Selling online after Covid-19 & Brexit [FREE ebook]
COVID-19 and Brexit continue to affect international ecommerce sales. Online shopping has changed. The questions remain:
- What, where and how to sell online in the current online environment?
- What are top-selling items on eBay, Amazon and other marketplaces?
You may sell on marketplaces or through your own website. Either way, if you understand the current business reality and know how to identify products and markets with sales potential, your business can not only survive, but also thrive.
This is also the topic of our comprehensive whitepaper:
What, where and how to sell online in the new ecommerce reality impacted by Covid-19 and other events?
In our whitepaper you’ll learn about*:
- Top-selling items on eBay and Amazon (including a practical checklist)
- Impact of Covid-19 on international ecommerce (analysis by Webinterpret)
- Optimizing product listings to improve their visibility on the marketplace (analysis by Webinterpret)
- Impact of Brexit on international ecommerce
- Lots of expert advice from our analysts and ecommerce specialists.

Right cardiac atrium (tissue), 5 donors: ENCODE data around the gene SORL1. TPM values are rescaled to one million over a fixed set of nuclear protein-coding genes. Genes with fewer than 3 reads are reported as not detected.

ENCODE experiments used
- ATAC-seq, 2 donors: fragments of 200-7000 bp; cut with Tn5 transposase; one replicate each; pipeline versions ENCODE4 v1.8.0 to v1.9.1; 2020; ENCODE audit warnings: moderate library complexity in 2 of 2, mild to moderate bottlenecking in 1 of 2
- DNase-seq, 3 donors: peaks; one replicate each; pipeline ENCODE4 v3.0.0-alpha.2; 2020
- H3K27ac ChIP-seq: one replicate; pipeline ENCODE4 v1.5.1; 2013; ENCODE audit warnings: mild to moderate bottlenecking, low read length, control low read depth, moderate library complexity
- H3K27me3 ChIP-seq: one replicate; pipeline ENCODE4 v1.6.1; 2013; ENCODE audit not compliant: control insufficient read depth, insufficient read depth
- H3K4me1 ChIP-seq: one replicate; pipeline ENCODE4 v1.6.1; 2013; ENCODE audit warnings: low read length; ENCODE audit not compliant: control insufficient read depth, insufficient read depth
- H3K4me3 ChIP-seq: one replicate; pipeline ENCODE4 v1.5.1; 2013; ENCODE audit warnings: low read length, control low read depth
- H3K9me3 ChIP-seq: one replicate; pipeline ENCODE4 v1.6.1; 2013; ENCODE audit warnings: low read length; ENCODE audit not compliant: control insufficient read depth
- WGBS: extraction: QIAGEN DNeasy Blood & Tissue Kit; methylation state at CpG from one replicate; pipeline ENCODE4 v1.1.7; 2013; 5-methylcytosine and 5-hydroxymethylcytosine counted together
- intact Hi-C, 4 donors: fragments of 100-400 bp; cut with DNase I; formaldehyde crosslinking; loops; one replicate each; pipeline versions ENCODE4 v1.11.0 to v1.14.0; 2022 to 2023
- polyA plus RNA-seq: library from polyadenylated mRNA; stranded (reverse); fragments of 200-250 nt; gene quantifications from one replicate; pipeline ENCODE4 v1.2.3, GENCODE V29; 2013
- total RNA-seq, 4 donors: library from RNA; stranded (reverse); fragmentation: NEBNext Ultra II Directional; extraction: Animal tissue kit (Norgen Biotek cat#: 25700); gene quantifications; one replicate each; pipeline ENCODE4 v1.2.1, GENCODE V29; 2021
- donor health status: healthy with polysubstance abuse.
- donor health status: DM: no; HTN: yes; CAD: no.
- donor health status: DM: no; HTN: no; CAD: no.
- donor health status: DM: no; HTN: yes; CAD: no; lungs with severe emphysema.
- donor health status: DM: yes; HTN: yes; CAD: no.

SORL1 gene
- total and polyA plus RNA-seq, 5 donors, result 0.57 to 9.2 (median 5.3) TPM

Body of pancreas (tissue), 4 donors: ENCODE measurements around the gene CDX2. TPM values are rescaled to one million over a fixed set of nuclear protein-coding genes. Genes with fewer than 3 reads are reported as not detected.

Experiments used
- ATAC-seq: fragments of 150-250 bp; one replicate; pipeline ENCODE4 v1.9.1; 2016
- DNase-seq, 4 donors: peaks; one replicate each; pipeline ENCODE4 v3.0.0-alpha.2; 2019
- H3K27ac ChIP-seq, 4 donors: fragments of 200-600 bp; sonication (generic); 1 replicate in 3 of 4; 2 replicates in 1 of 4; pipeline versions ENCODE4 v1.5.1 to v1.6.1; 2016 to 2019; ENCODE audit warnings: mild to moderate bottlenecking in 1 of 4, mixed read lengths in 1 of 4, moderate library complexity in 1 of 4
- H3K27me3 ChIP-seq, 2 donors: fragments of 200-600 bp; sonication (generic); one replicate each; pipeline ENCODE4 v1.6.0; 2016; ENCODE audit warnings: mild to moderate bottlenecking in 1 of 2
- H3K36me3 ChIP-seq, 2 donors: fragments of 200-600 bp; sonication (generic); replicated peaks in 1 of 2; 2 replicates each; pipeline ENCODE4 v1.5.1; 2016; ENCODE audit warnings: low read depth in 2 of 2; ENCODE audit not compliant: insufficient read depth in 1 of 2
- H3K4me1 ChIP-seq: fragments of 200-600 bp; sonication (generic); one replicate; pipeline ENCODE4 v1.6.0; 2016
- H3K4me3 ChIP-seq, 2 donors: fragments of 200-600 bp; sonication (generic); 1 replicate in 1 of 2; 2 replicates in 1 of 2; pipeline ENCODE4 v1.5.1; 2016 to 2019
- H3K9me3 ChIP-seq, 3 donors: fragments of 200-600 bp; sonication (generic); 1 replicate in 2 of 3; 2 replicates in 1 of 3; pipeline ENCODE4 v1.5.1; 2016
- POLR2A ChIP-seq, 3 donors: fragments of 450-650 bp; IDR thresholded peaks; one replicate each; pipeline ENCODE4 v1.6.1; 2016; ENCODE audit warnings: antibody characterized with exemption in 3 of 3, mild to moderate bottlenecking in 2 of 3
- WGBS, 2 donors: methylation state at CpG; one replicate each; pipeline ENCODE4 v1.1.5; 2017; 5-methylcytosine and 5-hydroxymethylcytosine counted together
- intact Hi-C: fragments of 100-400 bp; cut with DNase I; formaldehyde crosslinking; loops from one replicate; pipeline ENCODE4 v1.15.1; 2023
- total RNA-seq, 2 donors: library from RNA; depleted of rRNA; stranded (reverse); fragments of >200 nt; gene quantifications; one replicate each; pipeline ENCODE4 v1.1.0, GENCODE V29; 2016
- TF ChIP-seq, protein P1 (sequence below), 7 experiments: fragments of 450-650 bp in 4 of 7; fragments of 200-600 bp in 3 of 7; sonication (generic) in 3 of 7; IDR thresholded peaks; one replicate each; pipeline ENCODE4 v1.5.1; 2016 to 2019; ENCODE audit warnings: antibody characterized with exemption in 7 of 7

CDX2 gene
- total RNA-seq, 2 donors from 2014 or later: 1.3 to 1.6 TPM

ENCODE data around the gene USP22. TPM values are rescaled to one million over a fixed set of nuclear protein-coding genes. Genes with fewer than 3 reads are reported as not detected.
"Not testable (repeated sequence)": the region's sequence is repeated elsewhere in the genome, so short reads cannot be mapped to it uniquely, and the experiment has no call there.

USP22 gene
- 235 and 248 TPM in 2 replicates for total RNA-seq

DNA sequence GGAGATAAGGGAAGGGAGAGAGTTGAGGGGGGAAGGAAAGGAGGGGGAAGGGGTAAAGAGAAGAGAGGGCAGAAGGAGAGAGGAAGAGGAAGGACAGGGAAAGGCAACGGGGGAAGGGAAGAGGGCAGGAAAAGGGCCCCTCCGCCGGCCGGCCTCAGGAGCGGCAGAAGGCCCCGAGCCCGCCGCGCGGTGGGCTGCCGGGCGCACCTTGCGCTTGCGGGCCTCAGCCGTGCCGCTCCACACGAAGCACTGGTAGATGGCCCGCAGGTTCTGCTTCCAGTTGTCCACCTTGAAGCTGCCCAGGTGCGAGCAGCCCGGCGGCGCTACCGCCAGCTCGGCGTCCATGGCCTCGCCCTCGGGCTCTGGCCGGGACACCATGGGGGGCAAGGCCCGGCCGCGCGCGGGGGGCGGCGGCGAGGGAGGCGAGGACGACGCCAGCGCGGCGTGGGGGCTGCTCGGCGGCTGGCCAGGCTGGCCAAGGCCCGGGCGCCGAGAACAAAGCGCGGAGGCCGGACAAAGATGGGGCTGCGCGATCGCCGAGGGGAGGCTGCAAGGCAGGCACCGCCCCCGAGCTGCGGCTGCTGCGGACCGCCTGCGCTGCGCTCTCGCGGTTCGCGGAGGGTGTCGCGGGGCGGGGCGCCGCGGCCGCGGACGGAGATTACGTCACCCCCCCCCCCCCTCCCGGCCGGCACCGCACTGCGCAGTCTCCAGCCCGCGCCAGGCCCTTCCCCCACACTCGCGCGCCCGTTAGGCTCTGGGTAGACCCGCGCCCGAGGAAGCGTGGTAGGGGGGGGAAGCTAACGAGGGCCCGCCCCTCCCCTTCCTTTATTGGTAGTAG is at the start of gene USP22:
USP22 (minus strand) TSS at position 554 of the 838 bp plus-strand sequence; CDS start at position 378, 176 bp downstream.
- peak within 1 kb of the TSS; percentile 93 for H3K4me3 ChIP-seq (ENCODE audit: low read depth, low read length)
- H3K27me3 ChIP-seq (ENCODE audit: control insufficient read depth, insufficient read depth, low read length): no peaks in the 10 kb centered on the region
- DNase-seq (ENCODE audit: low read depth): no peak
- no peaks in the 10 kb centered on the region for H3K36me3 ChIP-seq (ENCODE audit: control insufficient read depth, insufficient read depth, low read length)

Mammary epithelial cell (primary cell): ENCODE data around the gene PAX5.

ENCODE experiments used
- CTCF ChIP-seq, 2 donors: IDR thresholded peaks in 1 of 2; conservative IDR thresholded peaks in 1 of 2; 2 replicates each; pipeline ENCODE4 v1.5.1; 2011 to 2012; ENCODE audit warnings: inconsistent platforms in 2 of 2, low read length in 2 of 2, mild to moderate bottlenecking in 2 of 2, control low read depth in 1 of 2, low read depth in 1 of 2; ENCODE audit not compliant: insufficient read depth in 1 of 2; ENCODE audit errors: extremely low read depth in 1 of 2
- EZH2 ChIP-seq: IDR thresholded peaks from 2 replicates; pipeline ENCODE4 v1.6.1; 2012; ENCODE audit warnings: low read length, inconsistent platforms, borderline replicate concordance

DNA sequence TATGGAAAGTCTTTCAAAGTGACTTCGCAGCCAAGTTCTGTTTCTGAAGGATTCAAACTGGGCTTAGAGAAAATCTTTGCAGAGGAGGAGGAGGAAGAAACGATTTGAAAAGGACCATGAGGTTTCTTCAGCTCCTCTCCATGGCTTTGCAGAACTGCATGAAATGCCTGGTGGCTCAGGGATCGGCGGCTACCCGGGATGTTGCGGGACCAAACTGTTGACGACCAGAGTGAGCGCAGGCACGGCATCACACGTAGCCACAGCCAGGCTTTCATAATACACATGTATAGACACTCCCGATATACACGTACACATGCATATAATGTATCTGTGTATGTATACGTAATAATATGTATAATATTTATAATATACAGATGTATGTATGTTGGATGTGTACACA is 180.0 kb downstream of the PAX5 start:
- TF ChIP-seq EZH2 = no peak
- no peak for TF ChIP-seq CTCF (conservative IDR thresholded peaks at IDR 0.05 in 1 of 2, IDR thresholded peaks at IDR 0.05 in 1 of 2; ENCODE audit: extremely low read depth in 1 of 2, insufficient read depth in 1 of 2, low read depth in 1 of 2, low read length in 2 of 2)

*The information, data and guidance provided in this whitepaper is for general information purposes only and does not constitute professional advice.
Covid-19 & international ecommerce: analysis by Webinterpret
Webinterpret conducted a comprehensive analysis of the impact of Covid-19 on domestic and international ecommerce sales and how online shopping has changed.
The primary goal of the study was to help international online sellers pinpoint what products and on which markets to sell in the current competitive ecommerce environment.
The analysis was prepared by Adam Harasimowicz, Data Scientist and Product Manager at Webinterpret.
The goal of our analysis
- Identify the types of products and international ecommerce markets with the highest sales potential
- Compare supply and demand to identify saturated markets / categories (i.e. when the supply is much higher than the demand)
- Check the impact of Covid-19 on sales in different markets / categories.
Key details about our analysis
- Webinterpret analyzed a number of various international ecommerce markets and product categories to help sellers choose the ones with the highest sales potential.
- We checked around 158M products (820M product offers on different markets) listed between 2018 and 2020 of around 60,000 eBay sellers.